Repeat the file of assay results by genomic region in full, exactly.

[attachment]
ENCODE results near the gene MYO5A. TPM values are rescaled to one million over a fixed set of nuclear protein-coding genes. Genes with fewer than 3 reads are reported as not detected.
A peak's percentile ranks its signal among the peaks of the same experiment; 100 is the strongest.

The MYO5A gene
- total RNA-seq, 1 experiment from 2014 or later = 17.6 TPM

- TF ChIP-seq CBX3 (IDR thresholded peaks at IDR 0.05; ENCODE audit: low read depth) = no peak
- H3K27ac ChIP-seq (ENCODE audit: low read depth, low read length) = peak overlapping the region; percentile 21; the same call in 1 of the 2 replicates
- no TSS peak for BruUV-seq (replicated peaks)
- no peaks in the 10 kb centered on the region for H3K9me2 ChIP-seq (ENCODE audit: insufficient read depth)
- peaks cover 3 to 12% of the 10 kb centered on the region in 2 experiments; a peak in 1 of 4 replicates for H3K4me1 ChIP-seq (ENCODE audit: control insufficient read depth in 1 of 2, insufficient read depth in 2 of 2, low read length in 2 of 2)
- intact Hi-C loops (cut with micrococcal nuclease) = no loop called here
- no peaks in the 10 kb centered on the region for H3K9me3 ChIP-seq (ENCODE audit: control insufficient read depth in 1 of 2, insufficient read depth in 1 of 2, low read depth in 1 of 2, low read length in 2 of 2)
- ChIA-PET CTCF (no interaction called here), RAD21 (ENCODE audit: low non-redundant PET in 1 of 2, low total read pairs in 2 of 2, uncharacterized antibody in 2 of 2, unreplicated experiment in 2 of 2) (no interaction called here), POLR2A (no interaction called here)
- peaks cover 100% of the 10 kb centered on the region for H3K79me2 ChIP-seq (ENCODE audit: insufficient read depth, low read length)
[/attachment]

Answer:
ENCODE results near the gene MYO5A. TPM values are rescaled to one million over a fixed set of nuclear protein-coding genes. Genes with fewer than 3 reads are reported as not detected.
A peak's percentile ranks its signal among the peaks of the same experiment; 100 is the strongest.

The MYO5A gene
- total RNA-seq, 1 experiment from 2014 or later = 17.6 TPM

- TF ChIP-seq CBX3 (IDR thresholded peaks at IDR 0.05; ENCODE audit: low read depth) = no peak
- H3K27ac ChIP-seq (ENCODE audit: low read depth, low read length) = peak overlapping the region; percentile 21; the same call in 1 of the 2 replicates
- no TSS peak for BruUV-seq (replicated peaks)
- no peaks in the 10 kb centered on the region for H3K9me2 ChIP-seq (ENCODE audit: insufficient read depth)
- peaks cover 3 to 12% of the 10 kb centered on the region in 2 experiments; a peak in 1 of 4 replicates for H3K4me1 ChIP-seq (ENCODE audit: control insufficient read depth in 1 of 2, insufficient read depth in 2 of 2, low read length in 2 of 2)
- intact Hi-C loops (cut with micrococcal nuclease) = no loop called here
- no peaks in the 10 kb centered on the region for H3K9me3 ChIP-seq (ENCODE audit: control insufficient read depth in 1 of 2, insufficient read depth in 1 of 2, low read depth in 1 of 2, low read length in 2 of 2)
- ChIA-PET CTCF (no interaction called here), RAD21 (ENCODE audit: low non-redundant PET in 1 of 2, low total read pairs in 2 of 2, uncharacterized antibody in 2 of 2, unreplicated experiment in 2 of 2) (no interaction called here), POLR2A (no interaction called here)
- peaks cover 100% of the 10 kb centered on the region for H3K79me2 ChIP-seq (ENCODE audit: insufficient read depth, low read length)